Monday, May 1, 2017

A Character Named Burgundy


Q: Do your favorite authors use setting as character?

-from Susan

With a new book coming out in a few days, I’ve been invited to do some guest blog posts here and there. I could write about the mystery at the heart of the story, but because it’s set in France and I love France, I find I’ve been drawn to focus on the setting. The physical environment is as much a character in Love & Death in Burgundy as are Katherine and Michael Goff, the middle-aged American artist and her musician husband trying to fit into the small town where the story is set.

Setting, or place, can be a casual reference, a necessary piece of ground over which the story moves almost without touching the surface, or it can loom large and influence the action. I think some authors sketch the setting and let it go at that because their hero and villain are so large and dominating that it hardly matters where they battle. On the other hand, the author who can draw me into a physical world has me in the palm of her hand as long as she has a good tale to match.

The settings don’t have to be charming or appealing and not all the richly details settings are in cozies or traditional mysteries where the pace might be slower. Just think of the enormously popular Scandinavian authors or spy stories set in cold, dreary East Germany. The characters embedded in specific places can’t help but let the heat, the traffic, or the food shape their moods and their activities any more than we can escape those environmental factors in our lives. If, when you finish a book, you remember the fresh green after a spring shower, the smell of the sea, the wind pushing down the corridors between skyscrapers, or the unrelieved dry heat that wilted the characters, then setting has enriched and made that story more memorable on a visceral level. There are books I recall specifically because I experienced the setting vicariously.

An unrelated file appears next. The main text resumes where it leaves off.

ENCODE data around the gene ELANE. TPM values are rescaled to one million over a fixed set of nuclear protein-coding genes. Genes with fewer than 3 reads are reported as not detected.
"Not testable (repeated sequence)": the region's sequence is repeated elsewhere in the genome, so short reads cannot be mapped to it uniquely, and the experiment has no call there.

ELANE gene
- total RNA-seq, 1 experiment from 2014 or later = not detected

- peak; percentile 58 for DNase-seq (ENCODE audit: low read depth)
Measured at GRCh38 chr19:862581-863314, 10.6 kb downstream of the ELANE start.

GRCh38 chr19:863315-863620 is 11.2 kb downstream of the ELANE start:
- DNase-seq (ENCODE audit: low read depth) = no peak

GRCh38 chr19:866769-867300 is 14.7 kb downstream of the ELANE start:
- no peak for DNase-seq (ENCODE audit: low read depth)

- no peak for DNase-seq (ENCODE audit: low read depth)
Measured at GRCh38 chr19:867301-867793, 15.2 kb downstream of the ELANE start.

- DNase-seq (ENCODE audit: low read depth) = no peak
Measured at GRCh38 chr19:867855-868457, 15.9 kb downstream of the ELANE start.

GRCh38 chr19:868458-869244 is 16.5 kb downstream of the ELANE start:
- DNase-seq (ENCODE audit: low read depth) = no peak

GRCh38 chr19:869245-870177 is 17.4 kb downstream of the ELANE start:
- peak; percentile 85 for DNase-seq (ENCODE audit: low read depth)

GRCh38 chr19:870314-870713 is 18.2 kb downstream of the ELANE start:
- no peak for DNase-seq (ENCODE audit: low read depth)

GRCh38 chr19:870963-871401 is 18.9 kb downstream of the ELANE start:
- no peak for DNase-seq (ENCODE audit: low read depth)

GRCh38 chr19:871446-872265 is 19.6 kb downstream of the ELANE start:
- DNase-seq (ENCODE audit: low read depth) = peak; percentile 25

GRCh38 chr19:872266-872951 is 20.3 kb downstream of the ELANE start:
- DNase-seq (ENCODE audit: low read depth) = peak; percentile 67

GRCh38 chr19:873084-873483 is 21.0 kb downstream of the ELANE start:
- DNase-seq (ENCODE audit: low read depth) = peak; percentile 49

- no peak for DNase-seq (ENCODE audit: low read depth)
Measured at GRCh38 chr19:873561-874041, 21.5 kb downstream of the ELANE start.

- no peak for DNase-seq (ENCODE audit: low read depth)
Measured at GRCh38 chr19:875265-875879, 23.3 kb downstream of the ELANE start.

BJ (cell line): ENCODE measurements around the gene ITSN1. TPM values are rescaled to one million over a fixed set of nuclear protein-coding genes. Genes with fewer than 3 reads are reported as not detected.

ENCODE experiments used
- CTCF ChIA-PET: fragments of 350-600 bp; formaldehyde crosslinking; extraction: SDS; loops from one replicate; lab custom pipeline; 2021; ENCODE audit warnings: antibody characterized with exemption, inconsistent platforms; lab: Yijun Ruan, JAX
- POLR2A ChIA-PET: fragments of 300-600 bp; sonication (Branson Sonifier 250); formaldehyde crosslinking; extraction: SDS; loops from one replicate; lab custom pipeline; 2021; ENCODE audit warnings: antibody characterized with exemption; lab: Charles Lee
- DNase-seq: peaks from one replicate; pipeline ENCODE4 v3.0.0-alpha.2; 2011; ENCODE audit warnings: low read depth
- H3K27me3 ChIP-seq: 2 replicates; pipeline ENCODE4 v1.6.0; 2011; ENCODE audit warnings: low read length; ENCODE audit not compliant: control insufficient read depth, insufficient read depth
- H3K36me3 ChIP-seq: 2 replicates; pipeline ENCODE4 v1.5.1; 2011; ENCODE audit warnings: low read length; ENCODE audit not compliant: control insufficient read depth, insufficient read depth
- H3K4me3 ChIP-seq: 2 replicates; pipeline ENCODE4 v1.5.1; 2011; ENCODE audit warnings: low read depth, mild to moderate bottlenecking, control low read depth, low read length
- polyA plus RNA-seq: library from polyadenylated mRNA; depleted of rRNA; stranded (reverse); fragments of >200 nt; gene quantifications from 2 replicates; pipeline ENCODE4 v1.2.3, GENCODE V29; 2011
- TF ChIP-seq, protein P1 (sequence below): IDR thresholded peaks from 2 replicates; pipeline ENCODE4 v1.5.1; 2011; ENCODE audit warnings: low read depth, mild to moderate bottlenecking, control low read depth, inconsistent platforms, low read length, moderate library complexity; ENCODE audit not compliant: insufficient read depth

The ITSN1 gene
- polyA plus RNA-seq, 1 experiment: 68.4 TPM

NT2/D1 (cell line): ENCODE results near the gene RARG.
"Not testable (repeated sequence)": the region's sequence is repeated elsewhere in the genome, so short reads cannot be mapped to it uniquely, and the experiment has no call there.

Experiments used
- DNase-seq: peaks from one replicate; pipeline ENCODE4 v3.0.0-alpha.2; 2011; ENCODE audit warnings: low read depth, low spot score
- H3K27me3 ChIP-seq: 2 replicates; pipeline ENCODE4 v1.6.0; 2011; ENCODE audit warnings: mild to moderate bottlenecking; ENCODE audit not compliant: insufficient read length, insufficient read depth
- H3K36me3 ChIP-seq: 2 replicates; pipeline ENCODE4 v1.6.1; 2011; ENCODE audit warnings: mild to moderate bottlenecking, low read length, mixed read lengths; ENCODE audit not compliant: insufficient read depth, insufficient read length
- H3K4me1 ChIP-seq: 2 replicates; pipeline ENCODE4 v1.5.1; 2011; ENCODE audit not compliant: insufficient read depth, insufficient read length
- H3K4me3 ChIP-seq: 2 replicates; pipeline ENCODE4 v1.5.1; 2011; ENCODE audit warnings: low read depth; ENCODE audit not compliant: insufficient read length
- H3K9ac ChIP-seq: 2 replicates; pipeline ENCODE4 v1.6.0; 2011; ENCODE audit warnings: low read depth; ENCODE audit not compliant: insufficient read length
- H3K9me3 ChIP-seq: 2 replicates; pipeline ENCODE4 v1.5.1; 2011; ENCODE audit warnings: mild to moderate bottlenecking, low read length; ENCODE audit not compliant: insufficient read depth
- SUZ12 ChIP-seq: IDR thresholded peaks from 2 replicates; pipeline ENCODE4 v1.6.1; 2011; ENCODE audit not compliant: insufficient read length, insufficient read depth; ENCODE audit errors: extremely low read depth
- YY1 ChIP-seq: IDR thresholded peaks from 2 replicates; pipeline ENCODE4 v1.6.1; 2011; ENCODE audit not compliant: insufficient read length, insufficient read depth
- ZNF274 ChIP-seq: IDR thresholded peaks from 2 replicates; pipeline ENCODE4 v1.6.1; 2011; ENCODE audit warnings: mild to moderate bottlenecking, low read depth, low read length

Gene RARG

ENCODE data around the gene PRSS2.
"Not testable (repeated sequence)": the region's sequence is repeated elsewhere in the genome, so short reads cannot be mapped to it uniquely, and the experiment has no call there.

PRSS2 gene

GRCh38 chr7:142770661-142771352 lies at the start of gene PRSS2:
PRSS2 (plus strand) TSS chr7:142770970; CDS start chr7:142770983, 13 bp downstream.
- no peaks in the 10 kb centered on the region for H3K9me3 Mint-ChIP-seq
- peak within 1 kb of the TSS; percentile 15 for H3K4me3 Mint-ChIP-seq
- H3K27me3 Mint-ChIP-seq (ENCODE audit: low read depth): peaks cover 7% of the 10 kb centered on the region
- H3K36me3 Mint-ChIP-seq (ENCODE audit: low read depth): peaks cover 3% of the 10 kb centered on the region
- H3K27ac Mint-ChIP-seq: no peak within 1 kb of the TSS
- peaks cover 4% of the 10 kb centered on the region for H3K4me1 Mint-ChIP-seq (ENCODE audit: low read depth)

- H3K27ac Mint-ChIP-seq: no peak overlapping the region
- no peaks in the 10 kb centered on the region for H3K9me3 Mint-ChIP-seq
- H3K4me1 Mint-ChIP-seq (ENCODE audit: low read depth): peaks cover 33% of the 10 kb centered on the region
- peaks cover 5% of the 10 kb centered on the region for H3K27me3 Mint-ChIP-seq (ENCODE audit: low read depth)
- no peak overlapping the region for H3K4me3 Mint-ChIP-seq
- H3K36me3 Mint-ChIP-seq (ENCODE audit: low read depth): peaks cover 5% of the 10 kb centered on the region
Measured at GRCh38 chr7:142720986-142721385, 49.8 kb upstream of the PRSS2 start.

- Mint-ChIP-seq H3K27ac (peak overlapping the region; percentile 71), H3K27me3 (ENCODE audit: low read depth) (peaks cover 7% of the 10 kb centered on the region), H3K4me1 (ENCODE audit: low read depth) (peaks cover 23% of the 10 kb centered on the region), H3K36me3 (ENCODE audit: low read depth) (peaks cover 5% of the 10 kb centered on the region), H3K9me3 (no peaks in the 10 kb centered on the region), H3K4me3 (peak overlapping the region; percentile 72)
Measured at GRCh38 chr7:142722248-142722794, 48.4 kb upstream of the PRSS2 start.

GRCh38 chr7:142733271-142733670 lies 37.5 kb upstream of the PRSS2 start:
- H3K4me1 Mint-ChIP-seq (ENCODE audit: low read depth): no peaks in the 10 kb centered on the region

Love & Death in Burgundy is set in mid-summer, by the way, a great time to enjoy the small towns, outdoor markets, and verdant chateau grounds of the Yonne region. 

The next book in the series is set in the dead of winter in the same place, an entirely different experience for Katherine, Michael, and their neighbors, as it was for me when I went on a research trip two weeks before Christmas. 

But it was still France and you’ll be glad to know the patisseries were open and hot chocolate was on offer in the cafes!





4 comments:

RM Greenaway said...

You're really making me want to see the world, Susan! AND read Love & Death in Burgundy. Both taken together would be best :)

RJ Harlick said...

I love France too, Susan, and have had several enjoyable trips to Burgundy, so I can't wait to experience it again in your new book.

Terry Shames said...

Can't wait to visit Burgundy in your book!

Art Taylor said...

Great seeing you at Malice—and congrats again on the new book!